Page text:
MaltaToday | 18 May 2008 | Court confirms MEPA abuse against its own chief lawyer

NEWS | Sunday, 18 May 2008

Court confirms MEPA abuse against its own chief lawyer

When MEPA’s chief lawyer Anthony Degaetano uncovered the alleged falsification of plans, implicating the firm Sant and Mugliett, things turned nasty. MATTHEW VELLA reports

The Malta Environment and Planning Authority (MEPA) has lost a court appeal it instituted against a 2005 court judgement that had decided a charge against its own in-house head of legal services Anthony Degaetano, issued by the MEPA director Godwin Cassar, was illegal.
The case was one of five instituted by Degaetano against MEPA and third parties concerning the alleged falsification of plans by his neighbour, and other libel procedures against Godwin Cassar. The cases are part of the saga at the heart of MEPA after Degaetano exposed the alleged mishandling of a planning application by the firm of Sant and Mugliett, whose partner is former roads minister Jesmond Mugliett.
The appeals court upheld the sentence by Judge Geoffrey Valenzia which found that a report and a written warning issued by Cassar on the 19 and 24 January 2001 respectively, purporting to have found Degaetano guilty of submitting a false report in a complaint to MEPA’s enforcement section to investigate illegal works of a neighbouring house, were illegal and abusive.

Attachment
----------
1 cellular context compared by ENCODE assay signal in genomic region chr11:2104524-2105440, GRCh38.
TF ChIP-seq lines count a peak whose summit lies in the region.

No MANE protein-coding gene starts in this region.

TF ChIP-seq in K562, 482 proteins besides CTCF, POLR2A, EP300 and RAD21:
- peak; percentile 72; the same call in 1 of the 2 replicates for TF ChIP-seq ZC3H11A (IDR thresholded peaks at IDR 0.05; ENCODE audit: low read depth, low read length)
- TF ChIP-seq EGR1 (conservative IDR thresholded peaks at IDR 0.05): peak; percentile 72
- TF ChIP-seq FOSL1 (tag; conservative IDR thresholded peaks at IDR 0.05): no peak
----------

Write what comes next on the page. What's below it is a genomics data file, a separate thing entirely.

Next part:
Degaetano was accused by Cassar of submitting a false report on 19 January 2001: “I believe this conduct is not acceptable and should the necessary investigations confirm the offence, disciplinary action… will be taken.”
When Degaetano asked for his right to defend himself, on 24 January 2001 Cassar again wrote to Degaetano, ‘finding’ him guilty of submitting a false report: “I am writing to inform you… that your conduct in this case is unacceptable. Please consider this latter as a written warning.”
Degaetano complained he was not given a fair hearing, threatening legal action. Cassar wrote back saying the threats of criminal libel were “totally unacceptable”, and that the authority would take further disciplinary action if he persisted with legal action.
In the first court, Judge Geoffrey Valenzia found that the “minimum principle of natural justice” was not followed in the procedures against Degaetano who was disciplined by MEPA without being given the chance to defend himself.
The court established that the complaint was not false but true, and that the lawyer was not even given the minimum right to defend himself before MEPA. Indicative of this was the fact that Cassar had informed the MEPA board before its meeting of 25 January 2001 that he would carry out investigations to establish whether lawyer Degaetano had made the alleged false report. Cassar had however already informed Degaetano he had found him guilty of the charge he was supposed to yet investigate, in a letter he sent to the senior legal counsel on 24 January.